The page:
Grubhub is facing a surge of backlash on social media after CEO Matt Maloney issued a statement criticizing President-elect Donald Trump’s divisive campaign rhetoric.

In a statement issued Thursday, Maloney wrote the following:

While demeaning, insulting and ridiculing minorities, immigrants and the physically/mentally disabled worked for Mr. Trump, I want to be clear that this behavior – and these views, have no place at Grubhub. Had he worked here, many of his comments would have resulted in his immediate termination.

His statement went on to say the company has cultivated a “culture of support and inclusiveness” and that anyone who feels scared or threatened by such rhetoric is safe can be assured that “I and everyone else here at Grubhub will fight for your dignity and your right to make a better life for yourself and your family.”

Finally, he called for anyone who disagreed with that sentiment should resign from the company.

Through the night and into Friday morning, there was a flurry of backlash across social media. Thousands who found issue with the statement took to Twitter to call for a boycott of the company under the hash tag #BoycottGrubhub—and as seen below—any restaurant that partners with the delivery service.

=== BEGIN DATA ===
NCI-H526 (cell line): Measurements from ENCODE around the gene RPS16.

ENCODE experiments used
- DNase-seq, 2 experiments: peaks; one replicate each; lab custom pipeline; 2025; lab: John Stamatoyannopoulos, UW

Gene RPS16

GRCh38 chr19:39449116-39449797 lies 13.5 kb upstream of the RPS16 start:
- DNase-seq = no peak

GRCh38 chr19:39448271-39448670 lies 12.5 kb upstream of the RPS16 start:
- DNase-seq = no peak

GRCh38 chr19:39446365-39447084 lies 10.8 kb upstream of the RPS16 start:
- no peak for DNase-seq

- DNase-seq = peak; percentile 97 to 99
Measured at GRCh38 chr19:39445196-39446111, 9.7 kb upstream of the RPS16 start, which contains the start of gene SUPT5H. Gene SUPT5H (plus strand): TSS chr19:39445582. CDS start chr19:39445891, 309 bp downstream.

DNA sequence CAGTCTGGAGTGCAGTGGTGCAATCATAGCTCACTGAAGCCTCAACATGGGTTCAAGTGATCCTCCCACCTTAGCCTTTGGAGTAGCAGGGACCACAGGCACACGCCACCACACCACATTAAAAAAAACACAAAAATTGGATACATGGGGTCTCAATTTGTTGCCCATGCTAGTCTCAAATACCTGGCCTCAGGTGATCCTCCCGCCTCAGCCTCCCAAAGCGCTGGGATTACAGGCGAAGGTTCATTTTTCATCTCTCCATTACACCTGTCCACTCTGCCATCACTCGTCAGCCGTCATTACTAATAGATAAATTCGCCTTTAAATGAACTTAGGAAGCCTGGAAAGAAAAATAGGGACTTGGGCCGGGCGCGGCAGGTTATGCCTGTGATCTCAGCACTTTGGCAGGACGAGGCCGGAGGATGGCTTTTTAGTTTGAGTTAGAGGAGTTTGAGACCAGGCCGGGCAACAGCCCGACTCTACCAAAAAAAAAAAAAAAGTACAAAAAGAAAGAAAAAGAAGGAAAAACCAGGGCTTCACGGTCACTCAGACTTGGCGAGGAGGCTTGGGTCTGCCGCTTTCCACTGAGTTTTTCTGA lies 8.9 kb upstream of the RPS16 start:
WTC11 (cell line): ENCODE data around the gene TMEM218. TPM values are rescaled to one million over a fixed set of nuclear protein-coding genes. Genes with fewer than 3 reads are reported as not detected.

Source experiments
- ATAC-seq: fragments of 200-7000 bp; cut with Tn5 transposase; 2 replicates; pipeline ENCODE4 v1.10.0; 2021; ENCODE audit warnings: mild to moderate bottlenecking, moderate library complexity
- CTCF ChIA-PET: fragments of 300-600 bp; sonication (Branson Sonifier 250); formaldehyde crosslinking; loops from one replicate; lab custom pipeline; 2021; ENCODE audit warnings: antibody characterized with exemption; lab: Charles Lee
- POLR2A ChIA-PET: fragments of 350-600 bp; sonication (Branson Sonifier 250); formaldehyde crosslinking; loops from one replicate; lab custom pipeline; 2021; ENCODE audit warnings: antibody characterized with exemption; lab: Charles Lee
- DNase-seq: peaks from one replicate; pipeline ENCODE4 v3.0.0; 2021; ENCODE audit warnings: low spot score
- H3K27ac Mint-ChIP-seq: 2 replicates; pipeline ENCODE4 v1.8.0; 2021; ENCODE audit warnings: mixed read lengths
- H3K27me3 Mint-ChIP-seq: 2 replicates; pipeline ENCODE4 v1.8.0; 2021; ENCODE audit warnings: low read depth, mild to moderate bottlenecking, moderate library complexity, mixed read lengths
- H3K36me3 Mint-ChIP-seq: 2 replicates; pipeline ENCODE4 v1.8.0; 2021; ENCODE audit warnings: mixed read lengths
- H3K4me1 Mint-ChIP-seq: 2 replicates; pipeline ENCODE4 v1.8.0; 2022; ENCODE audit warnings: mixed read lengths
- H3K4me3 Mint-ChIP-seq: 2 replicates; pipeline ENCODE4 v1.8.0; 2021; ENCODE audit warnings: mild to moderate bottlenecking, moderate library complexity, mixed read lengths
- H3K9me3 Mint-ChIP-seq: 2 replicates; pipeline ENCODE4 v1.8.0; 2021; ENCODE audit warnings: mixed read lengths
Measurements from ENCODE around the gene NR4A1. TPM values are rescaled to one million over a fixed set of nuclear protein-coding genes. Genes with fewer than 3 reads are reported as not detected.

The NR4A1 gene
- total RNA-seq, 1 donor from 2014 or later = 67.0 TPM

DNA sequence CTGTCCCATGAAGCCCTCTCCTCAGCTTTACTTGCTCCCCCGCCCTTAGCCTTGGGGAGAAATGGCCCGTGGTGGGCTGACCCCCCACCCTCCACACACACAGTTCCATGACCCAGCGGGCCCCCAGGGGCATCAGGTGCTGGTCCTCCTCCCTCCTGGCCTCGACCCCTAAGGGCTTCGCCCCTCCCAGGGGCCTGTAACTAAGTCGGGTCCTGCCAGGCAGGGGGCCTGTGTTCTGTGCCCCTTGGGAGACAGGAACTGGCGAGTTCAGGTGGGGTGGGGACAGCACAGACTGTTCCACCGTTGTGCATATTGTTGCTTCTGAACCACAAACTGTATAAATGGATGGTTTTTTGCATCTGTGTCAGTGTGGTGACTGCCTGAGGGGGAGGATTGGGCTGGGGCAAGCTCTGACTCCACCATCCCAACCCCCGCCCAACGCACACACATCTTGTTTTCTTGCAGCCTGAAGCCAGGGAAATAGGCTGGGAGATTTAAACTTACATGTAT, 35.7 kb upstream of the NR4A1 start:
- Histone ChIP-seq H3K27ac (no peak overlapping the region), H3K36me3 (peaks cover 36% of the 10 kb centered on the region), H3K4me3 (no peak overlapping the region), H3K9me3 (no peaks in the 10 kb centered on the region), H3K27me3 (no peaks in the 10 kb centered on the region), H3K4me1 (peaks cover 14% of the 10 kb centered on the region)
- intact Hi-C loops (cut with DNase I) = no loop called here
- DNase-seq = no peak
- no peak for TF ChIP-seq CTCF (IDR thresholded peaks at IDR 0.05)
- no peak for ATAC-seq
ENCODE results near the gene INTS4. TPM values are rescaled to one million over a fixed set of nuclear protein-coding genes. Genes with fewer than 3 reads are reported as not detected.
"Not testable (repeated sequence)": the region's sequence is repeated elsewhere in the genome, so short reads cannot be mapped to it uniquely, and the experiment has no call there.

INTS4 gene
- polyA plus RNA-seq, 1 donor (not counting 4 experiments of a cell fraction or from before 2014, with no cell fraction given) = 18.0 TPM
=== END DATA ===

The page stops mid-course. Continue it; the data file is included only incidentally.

Thousands more took to Facebook and an updated comment on the company’s Facebook page spawned more than 11,000 comments in a political back and forth.

When asked for comment, Grubhub issued the following response:

At Grubhub, we welcome and accept employees with all political beliefs, no matter who they voted for in this or any election. We do not discriminate on the basis of someone’s principles, or otherwise. The message was intended to advocate for inclusion and tolerance — regardless of political affiliation — during this time of transition for our country.

Maloney further attempted to clarify his original statement, writing that he never asked anyone to resign if they voted for Trump.

“I would never make such a demand. To the contrary, the message of the email is that we do not tolerate discriminatory activity or hateful commentary in the workplace, and that we will stand up for our employees,” wrote Maloney.

The updated statement (which can be read as an addendum to the original statement), however, has done little to slow down the social media onslaught. The Chicago-based company stock has fallen more than 5 percent since the statement.

If nothing else, it’s a lesson in corporate communication, one that is being watched by the entire industry.